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March 19, 2012 - Phil Hodgen

Recent expatriation experience in Frankfurt

An email arrived from a frequent correspondent who has told me in the past not to share his contact details. I am in Jakarta. Jet lag. Up since 3 am. So I’m posting it to the blog.

This is more evidence of a sea-change at the State Department for dealing with expatriates.

Phil,

I offer the recent experience of a client with the Frankfurt Consulate to add to your collection of anecdotes:

Client made contact to renounce and was sent a packet of clear and concise info with the usual standardized warnings.
Made a renunciation appointment.
Paid his fee.
Was in and out in less than 30 minutes.
No muss, no fuss, i.e. apart from a standardized warning to “do the right thing taxwise” there was no irrelevant questioning by State Dept. personnel concerning matters of no concern to them like motivation, past tax filing history, FBARs or Form 8854.

I see no reason for the US to discourage expatriation of persons who are US citizens only by operation of law. It is a clear “win-win” for all concerned.

Both the erstwhile “citizen” and the US government get rid of a useless burden.

In the case of the citizen, they are relieved of the costs of complying with the nonsensical obligation to file tax returns and otherwise keep the US government informed about his/her financial comings and goings.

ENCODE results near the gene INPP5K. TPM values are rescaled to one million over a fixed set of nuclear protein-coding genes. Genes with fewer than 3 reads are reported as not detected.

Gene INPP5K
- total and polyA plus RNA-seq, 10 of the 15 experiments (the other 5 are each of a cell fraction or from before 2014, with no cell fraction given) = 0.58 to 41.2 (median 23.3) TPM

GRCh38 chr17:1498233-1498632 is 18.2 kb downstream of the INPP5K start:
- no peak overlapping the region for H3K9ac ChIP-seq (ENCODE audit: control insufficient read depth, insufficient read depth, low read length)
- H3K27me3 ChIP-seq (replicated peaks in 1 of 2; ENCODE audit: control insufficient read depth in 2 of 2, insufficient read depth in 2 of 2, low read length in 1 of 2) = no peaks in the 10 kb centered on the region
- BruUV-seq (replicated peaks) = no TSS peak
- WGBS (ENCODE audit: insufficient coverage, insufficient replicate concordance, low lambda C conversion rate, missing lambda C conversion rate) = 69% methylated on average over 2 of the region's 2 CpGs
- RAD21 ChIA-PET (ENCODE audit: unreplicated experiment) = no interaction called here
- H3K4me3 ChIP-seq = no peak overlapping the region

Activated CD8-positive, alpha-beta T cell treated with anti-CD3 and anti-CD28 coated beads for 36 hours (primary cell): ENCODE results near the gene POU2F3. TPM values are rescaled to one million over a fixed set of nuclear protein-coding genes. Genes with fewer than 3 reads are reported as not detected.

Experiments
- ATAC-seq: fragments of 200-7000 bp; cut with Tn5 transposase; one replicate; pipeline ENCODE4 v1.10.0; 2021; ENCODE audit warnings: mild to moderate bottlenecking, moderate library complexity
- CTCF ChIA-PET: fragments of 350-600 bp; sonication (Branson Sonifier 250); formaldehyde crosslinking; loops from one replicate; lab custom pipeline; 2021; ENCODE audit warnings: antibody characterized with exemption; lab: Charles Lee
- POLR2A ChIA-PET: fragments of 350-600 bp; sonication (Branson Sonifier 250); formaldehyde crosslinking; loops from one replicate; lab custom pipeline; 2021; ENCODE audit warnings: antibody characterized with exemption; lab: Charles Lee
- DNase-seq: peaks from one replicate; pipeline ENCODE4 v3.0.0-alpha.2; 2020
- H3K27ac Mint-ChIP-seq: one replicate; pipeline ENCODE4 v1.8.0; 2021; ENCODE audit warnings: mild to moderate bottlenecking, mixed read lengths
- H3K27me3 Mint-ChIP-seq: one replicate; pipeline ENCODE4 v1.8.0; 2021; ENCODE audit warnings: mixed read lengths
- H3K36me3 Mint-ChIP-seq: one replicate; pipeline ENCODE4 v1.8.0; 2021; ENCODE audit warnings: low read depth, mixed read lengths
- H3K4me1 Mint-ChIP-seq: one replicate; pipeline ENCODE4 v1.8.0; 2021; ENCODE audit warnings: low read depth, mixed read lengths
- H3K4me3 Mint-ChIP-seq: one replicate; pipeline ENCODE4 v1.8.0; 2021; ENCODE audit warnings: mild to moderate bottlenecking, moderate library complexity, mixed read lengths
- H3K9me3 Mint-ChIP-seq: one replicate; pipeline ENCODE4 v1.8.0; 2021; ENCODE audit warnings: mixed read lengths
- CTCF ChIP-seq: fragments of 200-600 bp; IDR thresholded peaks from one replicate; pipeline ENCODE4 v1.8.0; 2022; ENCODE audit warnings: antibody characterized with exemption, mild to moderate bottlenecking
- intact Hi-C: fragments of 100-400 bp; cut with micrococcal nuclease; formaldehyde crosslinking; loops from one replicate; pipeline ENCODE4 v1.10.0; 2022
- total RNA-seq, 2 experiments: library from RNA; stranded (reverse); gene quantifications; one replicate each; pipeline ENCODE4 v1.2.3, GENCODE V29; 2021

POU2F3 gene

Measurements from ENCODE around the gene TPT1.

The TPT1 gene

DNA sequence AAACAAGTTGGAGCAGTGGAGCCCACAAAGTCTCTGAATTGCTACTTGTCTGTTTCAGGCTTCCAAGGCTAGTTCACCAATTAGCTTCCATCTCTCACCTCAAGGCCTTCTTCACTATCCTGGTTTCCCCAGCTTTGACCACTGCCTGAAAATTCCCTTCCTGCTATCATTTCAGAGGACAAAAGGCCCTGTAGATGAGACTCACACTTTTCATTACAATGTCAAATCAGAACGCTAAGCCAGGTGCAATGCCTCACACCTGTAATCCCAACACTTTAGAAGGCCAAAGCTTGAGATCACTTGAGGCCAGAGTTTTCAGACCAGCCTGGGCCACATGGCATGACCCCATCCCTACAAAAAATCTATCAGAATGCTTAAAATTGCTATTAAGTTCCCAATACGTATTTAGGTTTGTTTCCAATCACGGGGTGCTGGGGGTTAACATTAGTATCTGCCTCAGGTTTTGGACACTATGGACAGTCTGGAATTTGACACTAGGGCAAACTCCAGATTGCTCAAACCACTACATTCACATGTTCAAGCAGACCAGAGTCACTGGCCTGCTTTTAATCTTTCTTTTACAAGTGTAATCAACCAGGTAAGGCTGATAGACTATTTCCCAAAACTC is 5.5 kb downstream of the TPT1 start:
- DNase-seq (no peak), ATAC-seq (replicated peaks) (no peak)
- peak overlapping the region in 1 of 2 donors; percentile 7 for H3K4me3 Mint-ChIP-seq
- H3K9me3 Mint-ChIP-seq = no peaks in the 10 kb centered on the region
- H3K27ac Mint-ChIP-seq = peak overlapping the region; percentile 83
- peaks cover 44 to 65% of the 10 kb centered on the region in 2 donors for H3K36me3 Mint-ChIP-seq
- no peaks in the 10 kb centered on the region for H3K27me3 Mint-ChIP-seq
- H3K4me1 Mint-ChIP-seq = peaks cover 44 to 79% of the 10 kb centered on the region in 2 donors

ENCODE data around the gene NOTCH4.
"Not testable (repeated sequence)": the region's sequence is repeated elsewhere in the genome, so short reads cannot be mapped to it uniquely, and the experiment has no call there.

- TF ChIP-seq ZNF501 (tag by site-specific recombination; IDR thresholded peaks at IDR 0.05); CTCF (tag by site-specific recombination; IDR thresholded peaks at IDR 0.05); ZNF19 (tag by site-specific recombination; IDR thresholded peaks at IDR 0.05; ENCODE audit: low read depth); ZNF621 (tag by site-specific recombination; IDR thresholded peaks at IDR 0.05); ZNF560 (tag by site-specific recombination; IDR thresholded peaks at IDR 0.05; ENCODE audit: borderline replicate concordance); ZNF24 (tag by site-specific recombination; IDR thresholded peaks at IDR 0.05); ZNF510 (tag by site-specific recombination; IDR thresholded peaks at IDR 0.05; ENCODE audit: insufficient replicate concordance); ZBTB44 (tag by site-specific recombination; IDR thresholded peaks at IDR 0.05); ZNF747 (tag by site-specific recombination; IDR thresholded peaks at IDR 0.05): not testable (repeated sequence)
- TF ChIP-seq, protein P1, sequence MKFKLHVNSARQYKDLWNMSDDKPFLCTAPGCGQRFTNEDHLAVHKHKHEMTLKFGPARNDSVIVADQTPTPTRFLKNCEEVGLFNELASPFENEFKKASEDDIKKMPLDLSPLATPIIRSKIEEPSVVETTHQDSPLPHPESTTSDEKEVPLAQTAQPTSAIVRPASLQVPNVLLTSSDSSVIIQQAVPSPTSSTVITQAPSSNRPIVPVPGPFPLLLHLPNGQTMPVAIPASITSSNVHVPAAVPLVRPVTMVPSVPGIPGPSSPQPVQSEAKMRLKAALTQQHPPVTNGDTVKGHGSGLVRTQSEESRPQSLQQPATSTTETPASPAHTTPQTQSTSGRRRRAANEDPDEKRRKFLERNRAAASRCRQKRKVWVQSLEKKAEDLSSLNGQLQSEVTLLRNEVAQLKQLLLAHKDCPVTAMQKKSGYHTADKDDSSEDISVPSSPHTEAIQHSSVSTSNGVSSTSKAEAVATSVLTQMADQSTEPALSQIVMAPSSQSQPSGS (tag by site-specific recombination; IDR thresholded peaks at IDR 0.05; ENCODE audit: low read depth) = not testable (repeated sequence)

In the case of the US Government they get rid of the obligation to process said tax returns which, even if duly filed usually produce nothing but processing costs or refundable credit payment obligations for the US; ditto for the idiotic FuBAR and other “gotcha” reporting requirements.

These “citizens” are no loss to the US. They have no emotional attachments, few, if any, financial attachments and zero political loyalty to the USA.

Plus, the US (i.e. the State Department) gets to pocket a $450 fee which because of the Congress’ blockheaded refusal to properly fund consular operations overseas they desperately need to pay their light bill among other things.

So it’s no wonder the present policy concerning renunciation at State seems to be: “Pay your fee, get in line, 4 windows, no waiting”.

The IRS’s “loss” is the State Department’s gain.

Expatriation